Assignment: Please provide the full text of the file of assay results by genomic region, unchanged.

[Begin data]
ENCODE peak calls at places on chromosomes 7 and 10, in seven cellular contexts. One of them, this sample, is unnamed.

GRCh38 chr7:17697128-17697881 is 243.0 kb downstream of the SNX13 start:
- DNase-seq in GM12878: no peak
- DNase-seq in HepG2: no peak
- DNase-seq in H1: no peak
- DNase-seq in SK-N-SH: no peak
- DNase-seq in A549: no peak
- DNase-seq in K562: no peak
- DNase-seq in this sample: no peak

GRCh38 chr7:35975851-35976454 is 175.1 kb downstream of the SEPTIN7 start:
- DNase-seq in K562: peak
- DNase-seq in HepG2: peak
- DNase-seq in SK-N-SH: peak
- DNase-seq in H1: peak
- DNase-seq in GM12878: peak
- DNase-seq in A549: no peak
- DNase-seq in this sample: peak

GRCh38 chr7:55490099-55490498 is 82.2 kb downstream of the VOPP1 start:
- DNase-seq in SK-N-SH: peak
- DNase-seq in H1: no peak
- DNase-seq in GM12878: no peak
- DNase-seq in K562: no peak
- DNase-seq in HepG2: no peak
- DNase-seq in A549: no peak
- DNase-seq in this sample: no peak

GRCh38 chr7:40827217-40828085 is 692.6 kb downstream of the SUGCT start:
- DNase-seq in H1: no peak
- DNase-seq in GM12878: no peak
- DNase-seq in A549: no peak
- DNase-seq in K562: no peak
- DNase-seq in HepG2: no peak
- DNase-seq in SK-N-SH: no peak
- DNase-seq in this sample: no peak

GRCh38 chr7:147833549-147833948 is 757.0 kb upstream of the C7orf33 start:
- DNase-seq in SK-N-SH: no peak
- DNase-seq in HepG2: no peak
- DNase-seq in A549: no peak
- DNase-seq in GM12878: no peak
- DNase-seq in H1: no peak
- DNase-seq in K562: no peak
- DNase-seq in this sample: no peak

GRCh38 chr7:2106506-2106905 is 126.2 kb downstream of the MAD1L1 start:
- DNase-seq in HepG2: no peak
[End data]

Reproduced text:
ENCODE peak calls at places on chromosomes 7 and 10, in seven cellular contexts. One of them, this sample, is unnamed.

GRCh38 chr7:17697128-17697881 is 243.0 kb downstream of the SNX13 start:
- DNase-seq in GM12878: no peak
- DNase-seq in HepG2: no peak
- DNase-seq in H1: no peak
- DNase-seq in SK-N-SH: no peak
- DNase-seq in A549: no peak
- DNase-seq in K562: no peak
- DNase-seq in this sample: no peak

GRCh38 chr7:35975851-35976454 is 175.1 kb downstream of the SEPTIN7 start:
- DNase-seq in K562: peak
- DNase-seq in HepG2: peak
- DNase-seq in SK-N-SH: peak
- DNase-seq in H1: peak
- DNase-seq in GM12878: peak
- DNase-seq in A549: no peak
- DNase-seq in this sample: peak

GRCh38 chr7:55490099-55490498 is 82.2 kb downstream of the VOPP1 start:
- DNase-seq in SK-N-SH: peak
- DNase-seq in H1: no peak
- DNase-seq in GM12878: no peak
- DNase-seq in K562: no peak
- DNase-seq in HepG2: no peak
- DNase-seq in A549: no peak
- DNase-seq in this sample: no peak

GRCh38 chr7:40827217-40828085 is 692.6 kb downstream of the SUGCT start:
- DNase-seq in H1: no peak
- DNase-seq in GM12878: no peak
- DNase-seq in A549: no peak
- DNase-seq in K562: no peak
- DNase-seq in HepG2: no peak
- DNase-seq in SK-N-SH: no peak
- DNase-seq in this sample: no peak

GRCh38 chr7:147833549-147833948 is 757.0 kb upstream of the C7orf33 start:
- DNase-seq in SK-N-SH: no peak
- DNase-seq in HepG2: no peak
- DNase-seq in A549: no peak
- DNase-seq in GM12878: no peak
- DNase-seq in H1: no peak
- DNase-seq in K562: no peak
- DNase-seq in this sample: no peak

GRCh38 chr7:2106506-2106905 is 126.2 kb downstream of the MAD1L1 start:
- DNase-seq in HepG2: no peak